• April 12, 2019 — Boone bicentennial plans moving ahead. Source: Columbia Daily Tribune. Summary: Reporting on plans developed for celebrating Boone County’s 200th anniversary. Those plans include having a mural created with input from various Boone County towns. For example, Hallsville residents want representations of Native Americans from the Osage Tribe and a 1963 explosion included. Boone County was created in 1820. The mural will hang in the Boone County History and Culture Center.
  • April 12, 2019 — Letter to the Editor: Looking for new Good Old Boys. Source: Columbia Daily Tribune. Summary: Men who meet at Midway Truck Stop are looking for men to join them for dinner, as many members have left. The meal is at 5:30 p.m. in the cafe. The next meeting will be Monday, May 6.
CoMo200, Events

Catch up on CoMo 200 news

Celebrating Columbia’s founding got started on Nov. 11, 2018, marking the founding of Smithton. What’s Smithton and why are we celebrating it?

Smithton was Columbia’s predecessor.

  • It was founded in 1818 by the Smithton Co., which had 35 shareholders and purchased about 3,000 acres of land.
  • In 1821, the settlers decided to the Flat Branch for easier access to water and the name of the small, growing settlement was changed to Columbia.

On Nov. 11, 2018, Columbia gathered to celebrate the founding of Smithton. Here’s a collection of news coverage of the event.

CoMo200, Events, Get involved

CoMo200 website kicks off

The city’s upcoming 200th anniversary is for real now! A CoMo200 celebration is set for November 2018 (details to be announced soon) and Columbia’s CoMo200 website is live.

The site features a series of photographs and some information in the categories of History, Projects & Events, Get Involved, About and a search engine.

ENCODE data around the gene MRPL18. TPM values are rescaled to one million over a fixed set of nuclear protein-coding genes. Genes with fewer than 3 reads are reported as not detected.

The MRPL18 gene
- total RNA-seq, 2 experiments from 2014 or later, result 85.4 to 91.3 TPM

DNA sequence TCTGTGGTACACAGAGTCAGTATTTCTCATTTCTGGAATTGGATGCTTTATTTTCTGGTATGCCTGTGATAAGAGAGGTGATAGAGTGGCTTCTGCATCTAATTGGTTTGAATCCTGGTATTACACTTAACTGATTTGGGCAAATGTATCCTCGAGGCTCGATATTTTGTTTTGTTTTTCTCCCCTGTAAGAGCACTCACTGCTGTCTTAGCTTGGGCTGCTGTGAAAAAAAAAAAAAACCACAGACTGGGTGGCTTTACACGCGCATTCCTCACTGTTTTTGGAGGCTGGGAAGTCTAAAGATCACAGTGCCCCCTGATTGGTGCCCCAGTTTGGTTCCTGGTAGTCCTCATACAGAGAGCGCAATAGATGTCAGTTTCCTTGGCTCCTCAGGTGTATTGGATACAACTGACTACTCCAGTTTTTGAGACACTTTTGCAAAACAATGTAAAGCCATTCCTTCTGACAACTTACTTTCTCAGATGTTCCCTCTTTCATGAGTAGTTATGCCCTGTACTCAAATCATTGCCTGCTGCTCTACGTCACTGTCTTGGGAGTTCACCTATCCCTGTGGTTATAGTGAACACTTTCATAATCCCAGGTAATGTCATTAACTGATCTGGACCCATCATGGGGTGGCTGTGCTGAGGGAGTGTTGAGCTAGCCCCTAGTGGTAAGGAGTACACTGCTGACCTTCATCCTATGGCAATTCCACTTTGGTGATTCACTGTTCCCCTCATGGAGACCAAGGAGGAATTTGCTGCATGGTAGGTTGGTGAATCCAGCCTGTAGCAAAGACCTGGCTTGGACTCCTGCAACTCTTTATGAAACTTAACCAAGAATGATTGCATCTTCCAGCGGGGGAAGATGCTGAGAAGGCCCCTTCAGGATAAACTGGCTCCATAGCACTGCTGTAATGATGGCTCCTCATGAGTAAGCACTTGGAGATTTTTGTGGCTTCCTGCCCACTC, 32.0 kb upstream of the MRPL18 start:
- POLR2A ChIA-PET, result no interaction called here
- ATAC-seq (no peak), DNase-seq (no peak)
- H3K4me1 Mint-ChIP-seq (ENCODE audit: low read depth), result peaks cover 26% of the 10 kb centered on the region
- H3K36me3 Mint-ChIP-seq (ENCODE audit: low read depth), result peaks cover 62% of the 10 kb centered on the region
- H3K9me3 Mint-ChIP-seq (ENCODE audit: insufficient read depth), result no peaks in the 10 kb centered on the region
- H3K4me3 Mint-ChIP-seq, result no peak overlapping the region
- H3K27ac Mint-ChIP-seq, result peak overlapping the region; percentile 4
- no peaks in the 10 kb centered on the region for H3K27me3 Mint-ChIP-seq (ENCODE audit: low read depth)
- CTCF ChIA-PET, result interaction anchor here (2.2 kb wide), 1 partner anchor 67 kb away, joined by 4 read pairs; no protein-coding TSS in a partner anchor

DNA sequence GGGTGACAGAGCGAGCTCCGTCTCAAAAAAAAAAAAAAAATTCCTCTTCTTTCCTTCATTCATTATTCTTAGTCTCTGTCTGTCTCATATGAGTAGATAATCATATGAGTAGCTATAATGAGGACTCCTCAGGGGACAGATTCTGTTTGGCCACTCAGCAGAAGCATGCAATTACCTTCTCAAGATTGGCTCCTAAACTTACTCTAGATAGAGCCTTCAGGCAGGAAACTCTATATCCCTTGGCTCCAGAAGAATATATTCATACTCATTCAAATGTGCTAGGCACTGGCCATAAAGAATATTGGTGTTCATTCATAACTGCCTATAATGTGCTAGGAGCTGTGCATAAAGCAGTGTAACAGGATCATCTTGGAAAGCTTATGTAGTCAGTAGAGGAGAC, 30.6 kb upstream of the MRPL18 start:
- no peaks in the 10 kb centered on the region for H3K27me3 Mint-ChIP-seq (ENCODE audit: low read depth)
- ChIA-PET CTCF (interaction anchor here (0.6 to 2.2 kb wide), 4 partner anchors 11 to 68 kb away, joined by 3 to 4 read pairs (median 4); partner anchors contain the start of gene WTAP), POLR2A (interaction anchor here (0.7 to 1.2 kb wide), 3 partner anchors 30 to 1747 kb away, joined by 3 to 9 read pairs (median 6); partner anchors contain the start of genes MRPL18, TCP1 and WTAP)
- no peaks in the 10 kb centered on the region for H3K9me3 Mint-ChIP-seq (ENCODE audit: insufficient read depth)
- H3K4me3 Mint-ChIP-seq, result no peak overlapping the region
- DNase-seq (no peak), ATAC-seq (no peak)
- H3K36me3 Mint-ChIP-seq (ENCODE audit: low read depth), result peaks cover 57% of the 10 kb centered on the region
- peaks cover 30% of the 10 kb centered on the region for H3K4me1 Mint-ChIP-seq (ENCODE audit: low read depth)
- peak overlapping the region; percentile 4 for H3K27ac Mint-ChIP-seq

Here are some screenshots of the page:

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Columbia, Missouri was founded first as Smithton in 1818, then moved a few blocks west and renamed Columbia in 1821. Boone County was founded in 1820, according to the Boone County Government site.

Here is some recent coverage about the upcoming bicentennial celebrations.

    • Aug. 28, 2018 — Mayor’s Task Force plans topographic survey for Flat Branch park extension. Source: Columbia Missourian, written by Clare Roth. Summary: The task force to plan the celebrations for Columbia’s bicentennial will have a survey conducted to plan an extension of the Flat Branch Park for the celebration. The article also notes how the survey will be funded. The park extension will add .6 of an acre to the already existing 2.75-acre park, the article notes. The park expansion will also involve uncovering the Flat Branch, which has been covered up from Providence to Broadway.  The articles notes that originally Columbia was founded in 1818 as Smithton. When water could not be accessed at its original location on what is now Garth and Walnut, the founders moved the town down to the Flat Branch for water in 1821 and renamed it Columbia. The task force referred to as CoMo200 also plans to hold a bicentennial kickoff in November 2018.
    • March 8, 2018 — Celebrating two centuries worth of Columbia history, Columbia Missourian, Vox magazine. This includes a selective timeline of CoMo’s last 200 years.